Gimli frowned, angered by Dwalin's words. "I understand the desire to fulfill these obligations—"
"No, Gimli. You do not. You are too young to properly understand."
With effort, Gimli pushed down a surge of frustration. "Very well, then," he said tightly. "Perhaps I do not understand. But I do know how to fulfill an obligation. And I know also that an obligation remains unfulfilled if we die before we can meet it!"
Still staring at the shadowed peaks of the surrounding mountains, Dwalin smoothed down his beard and asked, "Then what would you have us do? For an obligation also remains unfulfilled if we avoid it."
"Bide our time! Strengthen our numbers! We could secure our halls, fill our armories, build our resources—"
"Do you know why Thorin never led us to join the rest of our kindred in the Grey Mountains or the Iron Hills?" Dwalin interrupted.
Gimli frowned, wondering what that had to do with anything. "I assume because Thrór and Thráin never did so. They chose to live in Exile."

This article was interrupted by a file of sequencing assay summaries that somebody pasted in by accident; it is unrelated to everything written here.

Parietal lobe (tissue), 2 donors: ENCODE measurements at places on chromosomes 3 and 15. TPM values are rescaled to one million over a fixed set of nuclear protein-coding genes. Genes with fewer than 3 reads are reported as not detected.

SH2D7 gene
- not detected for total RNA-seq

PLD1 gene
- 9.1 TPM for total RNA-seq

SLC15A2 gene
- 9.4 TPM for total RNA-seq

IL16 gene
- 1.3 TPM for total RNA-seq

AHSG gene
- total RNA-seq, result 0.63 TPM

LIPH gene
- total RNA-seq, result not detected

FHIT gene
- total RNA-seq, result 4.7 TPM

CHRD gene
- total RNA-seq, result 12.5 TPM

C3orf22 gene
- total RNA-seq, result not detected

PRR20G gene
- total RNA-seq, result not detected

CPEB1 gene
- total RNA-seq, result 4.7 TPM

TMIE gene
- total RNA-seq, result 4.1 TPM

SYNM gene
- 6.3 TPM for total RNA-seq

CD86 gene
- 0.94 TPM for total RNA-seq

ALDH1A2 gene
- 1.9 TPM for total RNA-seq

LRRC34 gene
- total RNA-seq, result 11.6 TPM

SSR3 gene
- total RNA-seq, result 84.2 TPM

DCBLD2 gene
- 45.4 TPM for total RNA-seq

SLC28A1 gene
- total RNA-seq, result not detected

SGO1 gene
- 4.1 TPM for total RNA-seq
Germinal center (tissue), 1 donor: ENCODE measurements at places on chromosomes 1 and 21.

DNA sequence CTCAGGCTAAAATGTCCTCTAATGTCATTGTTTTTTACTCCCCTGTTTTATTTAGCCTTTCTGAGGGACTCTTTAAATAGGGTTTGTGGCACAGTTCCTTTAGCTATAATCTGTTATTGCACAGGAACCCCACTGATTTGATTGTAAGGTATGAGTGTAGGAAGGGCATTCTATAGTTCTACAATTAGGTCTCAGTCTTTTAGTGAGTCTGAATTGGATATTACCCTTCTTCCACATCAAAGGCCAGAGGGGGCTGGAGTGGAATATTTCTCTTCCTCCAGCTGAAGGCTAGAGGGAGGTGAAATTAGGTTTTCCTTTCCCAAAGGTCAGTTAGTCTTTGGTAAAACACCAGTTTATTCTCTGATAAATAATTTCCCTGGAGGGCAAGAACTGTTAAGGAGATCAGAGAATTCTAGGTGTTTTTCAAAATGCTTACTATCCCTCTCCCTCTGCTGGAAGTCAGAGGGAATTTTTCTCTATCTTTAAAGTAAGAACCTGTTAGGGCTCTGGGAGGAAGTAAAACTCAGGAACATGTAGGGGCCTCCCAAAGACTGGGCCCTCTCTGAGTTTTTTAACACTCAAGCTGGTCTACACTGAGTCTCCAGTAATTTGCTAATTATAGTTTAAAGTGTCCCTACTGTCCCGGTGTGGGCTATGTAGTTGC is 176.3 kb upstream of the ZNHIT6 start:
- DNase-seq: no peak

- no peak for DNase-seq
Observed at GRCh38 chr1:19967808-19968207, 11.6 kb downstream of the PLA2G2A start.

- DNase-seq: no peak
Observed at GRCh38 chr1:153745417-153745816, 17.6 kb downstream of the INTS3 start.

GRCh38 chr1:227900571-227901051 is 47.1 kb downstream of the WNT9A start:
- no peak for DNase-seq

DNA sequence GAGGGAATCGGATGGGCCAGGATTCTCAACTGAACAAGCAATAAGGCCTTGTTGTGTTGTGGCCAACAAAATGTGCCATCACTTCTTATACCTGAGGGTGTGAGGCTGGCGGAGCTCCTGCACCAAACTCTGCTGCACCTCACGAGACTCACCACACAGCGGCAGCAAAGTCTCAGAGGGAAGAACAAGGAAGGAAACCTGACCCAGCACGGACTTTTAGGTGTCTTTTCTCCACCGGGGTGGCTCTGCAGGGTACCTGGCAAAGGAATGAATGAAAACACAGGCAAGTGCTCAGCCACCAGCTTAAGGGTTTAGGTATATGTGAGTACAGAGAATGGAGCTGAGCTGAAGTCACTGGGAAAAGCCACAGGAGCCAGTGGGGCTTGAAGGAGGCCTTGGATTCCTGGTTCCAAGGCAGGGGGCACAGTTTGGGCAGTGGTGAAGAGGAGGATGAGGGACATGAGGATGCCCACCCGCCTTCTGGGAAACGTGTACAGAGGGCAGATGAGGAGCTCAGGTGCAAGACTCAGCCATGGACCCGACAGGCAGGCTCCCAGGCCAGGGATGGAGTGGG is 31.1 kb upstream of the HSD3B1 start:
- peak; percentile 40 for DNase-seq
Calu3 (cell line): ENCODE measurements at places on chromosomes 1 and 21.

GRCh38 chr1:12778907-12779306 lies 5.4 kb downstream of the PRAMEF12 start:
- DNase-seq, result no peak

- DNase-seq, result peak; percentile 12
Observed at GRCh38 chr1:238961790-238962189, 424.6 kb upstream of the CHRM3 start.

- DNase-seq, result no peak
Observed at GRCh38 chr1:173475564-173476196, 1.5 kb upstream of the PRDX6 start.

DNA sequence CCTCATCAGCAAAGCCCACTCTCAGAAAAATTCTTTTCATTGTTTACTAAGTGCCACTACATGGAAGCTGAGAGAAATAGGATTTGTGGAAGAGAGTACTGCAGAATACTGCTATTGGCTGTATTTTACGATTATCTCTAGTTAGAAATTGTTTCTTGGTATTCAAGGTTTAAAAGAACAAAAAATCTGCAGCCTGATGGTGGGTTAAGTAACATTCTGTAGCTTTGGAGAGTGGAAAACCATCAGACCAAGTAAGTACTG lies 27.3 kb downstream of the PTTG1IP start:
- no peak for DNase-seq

"Yes, but do you know why? Beyond following in their boot prints, do you know why Thorin chose such a life?" Not waiting for an answer, Dwalin turned to Gimli, his eyes intent. "Thorin choose to live in Exile because he wished to remember that it was what it was: Exile. And he took with him as many as he could, hoping that the House of Durin would never grow content. Hoping that our separation from the Lonely Mountain would weigh as heavily upon us as it weighed upon him. Hoping that from this band he would cull an army fierce enough to defeat Smaug!" Dwalin paused now, and his shoulders slumped as though beneath a great weight. "Yet what do the youth wish to do? What is it you wish to do, Gimli? You wish to stay! To build here! To let the Kingdom Under the Mountain fade until it is a dream! A legend, much like Khazad-dûm! Our kindred in the Iron Hills have already done as much, and now many of us wish to do likewise! Do you see why Thorin can wait no longer? If we do not act now, then the next generation will be satisfied with what it has. And what it has is less than what it deserves! Thus it is my duty—as well as the duty of every dwarf in Durin's House—to ensure that we do not fade. That we do not dwindle. And while Khazad-dûm might lie beyond the reach of our hammer, the Lonely Mountain does not!"